A Beautiful New (Government) Website

Try something for me. Follow this link, take a look, and then come back. (Trust me.)

Now ask youself: were you at a government website or were you at Bing?

This confusion is understandable. The State of Utah today just rolled out a new website which borrows beautifully from the leading trends on the web and is setting the bar high for modern government websites. The redesign — if you can call it that, seems like much more — features a trending topics and activity streams, mobile and tablet-friendly versions, and crowdsourced content.

Most notably is the streamlined, search-centric user interface. A citizen coming to Utah.gov isn’t given a sprawling tree of links they have to cut their way through. It’s just a search box. It’s just that simple. As the state government put in its release, “search is unmistakable.” In Britain, some innovators within the government have too been experimenting with the interfaces for government websites; they too determined this search-centric model is ideal. Understandably so, I’d say, because it aligns with the motivations a user has in visiting a government website: namely, you have a question. You’re wondering what time that office is open till or where that other one is; which form do you need to fill out and how do you submit it. Government is just as much an information resource as a service provider. Smart web design, like we see on Utah.gov, helps it do both. (By the way, more complete reviews are available at GovFresh and GovLoop.)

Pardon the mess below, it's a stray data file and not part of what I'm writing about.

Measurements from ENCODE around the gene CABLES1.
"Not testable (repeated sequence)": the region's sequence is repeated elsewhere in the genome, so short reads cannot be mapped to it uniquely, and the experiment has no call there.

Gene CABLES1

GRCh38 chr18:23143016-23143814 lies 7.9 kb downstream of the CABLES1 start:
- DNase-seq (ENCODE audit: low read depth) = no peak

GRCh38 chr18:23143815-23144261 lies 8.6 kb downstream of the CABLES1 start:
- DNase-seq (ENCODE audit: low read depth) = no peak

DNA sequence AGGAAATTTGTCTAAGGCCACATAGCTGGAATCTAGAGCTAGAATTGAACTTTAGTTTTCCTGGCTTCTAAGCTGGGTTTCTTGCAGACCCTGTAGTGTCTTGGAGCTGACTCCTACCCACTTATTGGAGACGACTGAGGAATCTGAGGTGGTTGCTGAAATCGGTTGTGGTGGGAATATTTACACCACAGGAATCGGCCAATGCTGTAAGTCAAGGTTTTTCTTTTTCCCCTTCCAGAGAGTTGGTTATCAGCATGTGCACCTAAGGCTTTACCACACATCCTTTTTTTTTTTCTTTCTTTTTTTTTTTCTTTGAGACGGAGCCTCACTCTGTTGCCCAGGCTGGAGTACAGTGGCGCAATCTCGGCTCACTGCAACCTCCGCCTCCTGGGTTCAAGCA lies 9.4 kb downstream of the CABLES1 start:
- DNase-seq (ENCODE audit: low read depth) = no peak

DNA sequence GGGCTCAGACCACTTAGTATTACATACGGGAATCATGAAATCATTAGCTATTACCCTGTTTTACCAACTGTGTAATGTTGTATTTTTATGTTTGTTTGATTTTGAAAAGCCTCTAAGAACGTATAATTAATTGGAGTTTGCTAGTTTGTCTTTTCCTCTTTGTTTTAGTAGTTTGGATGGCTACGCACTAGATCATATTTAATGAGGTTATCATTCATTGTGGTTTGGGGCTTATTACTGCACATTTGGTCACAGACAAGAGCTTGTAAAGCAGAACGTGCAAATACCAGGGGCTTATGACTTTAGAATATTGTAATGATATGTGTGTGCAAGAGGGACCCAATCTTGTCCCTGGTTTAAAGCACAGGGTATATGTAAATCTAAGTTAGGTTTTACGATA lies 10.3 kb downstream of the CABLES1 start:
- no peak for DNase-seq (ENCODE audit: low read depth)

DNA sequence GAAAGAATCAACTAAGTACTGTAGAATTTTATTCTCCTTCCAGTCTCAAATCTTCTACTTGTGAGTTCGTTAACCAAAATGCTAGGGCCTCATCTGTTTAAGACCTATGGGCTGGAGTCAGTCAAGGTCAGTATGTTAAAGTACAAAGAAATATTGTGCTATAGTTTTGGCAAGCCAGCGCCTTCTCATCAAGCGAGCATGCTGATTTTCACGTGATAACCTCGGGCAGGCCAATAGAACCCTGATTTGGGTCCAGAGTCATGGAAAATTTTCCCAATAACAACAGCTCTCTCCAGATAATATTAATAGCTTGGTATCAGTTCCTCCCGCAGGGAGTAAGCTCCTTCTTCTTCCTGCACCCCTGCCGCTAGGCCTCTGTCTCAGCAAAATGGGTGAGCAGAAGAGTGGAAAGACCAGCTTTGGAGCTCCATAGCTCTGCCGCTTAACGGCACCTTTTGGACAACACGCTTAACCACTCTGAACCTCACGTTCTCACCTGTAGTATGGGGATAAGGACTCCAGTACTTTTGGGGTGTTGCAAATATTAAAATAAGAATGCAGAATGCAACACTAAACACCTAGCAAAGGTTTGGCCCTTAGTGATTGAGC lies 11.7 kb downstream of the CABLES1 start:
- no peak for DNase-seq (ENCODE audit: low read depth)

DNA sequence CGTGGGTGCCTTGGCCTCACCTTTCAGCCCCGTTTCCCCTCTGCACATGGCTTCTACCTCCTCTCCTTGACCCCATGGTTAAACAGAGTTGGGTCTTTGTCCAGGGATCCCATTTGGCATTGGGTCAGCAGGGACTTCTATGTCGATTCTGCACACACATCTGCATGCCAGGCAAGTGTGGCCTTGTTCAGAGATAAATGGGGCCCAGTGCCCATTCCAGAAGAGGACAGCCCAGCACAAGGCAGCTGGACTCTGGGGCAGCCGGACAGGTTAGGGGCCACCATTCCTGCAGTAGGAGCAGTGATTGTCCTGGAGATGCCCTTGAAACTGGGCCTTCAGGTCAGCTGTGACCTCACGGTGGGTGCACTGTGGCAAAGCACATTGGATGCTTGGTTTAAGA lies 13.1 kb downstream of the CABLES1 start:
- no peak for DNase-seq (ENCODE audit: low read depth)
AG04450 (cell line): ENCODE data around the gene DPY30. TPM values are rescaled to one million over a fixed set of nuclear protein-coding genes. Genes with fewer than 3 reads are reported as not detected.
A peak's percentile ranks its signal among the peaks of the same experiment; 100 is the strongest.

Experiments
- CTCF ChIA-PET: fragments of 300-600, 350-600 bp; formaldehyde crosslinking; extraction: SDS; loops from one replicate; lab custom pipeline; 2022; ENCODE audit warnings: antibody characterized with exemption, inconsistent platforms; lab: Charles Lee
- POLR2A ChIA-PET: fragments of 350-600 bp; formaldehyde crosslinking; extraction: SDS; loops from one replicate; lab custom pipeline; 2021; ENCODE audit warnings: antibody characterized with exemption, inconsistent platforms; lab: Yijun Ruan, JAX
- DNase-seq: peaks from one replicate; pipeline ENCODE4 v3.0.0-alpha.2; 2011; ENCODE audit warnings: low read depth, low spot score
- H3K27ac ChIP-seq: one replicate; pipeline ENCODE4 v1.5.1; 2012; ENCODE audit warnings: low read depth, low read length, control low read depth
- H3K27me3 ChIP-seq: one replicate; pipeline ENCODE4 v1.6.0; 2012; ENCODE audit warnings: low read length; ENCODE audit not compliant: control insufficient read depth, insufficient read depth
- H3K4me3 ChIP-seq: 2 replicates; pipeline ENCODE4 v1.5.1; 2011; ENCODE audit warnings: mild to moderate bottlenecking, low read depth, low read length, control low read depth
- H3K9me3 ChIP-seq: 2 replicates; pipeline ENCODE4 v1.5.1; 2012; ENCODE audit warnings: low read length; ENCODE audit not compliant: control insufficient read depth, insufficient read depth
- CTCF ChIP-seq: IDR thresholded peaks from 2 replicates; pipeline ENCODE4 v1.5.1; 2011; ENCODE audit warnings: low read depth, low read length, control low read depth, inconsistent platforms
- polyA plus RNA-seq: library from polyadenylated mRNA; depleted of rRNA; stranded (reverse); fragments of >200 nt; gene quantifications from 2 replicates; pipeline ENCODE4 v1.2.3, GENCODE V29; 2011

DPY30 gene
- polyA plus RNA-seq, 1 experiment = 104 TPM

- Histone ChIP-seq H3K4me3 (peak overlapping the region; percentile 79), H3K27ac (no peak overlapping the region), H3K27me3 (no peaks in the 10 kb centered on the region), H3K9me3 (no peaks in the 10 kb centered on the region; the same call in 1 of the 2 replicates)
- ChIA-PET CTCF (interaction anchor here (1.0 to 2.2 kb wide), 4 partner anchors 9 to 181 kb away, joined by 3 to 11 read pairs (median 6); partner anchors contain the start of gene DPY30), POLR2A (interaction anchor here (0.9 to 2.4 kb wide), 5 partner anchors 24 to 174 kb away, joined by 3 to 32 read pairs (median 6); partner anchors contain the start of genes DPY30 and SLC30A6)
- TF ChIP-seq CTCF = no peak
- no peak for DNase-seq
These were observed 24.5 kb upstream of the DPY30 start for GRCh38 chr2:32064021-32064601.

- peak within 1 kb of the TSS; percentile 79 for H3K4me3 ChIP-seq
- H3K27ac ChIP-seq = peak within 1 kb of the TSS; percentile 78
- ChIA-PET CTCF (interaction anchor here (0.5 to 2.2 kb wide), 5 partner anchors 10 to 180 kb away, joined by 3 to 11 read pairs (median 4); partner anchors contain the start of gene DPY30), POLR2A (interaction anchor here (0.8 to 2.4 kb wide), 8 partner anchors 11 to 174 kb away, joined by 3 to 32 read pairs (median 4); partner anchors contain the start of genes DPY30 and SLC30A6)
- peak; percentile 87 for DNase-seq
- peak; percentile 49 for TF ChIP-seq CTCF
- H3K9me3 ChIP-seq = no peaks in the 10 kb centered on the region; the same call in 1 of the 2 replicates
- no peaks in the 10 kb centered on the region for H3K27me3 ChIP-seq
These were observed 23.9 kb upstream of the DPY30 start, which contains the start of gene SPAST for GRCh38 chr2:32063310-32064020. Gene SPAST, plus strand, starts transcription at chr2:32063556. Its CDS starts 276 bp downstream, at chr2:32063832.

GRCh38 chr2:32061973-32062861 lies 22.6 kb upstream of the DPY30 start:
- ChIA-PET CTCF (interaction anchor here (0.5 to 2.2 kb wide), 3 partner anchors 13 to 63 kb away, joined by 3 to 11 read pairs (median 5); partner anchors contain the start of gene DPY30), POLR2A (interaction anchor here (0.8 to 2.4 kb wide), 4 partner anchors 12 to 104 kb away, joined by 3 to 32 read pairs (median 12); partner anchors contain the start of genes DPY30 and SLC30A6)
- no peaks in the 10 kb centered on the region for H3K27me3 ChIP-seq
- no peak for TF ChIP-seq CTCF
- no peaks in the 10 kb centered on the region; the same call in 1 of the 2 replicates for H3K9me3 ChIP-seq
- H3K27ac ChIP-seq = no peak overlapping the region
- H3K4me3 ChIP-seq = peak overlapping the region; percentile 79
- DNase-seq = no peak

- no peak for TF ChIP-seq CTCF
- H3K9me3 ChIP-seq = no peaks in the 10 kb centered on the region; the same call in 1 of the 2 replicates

At the beginning of our fellowship, we asked each fellow to stand up and present why they were excite to code for America. Each response was remarkable and moving. Today, however, one stands out: “I want government to be user-friendly, intuitive, and beautiful.” Utah.gov, for one, now is.

Original post

Leave a Comment


Leave a Reply

Bob Ragsdale

I agree that it is a very well put together site in many respects. The search feature is especially nice the way that it presents relevant results to you right in the search pane without moving you to a results page.

Question: You mention that “At the beginning of our fellowship, we asked each fellow to stand up and present why they were excite to code for America”, which seemed a bit out of context with the rest of the post. Are the two related? Were you (and your fellowship group) involved in the development of this site?

Carol Davison

As a person with visual and wrist disabilities I prefer those websites that have a search tree right out front. To me these are most compliant with section 508 of the Americans with disabilities act. I do not need to be pleased by the picutre on the website. I find particularly hateful, yes hateful the ADA has been in place for 20 years now, those sites that say find 10 ways to increase employee perforamnce and require me to click through each page. Why would anyone think it were a good idea to display informaiton in that manner?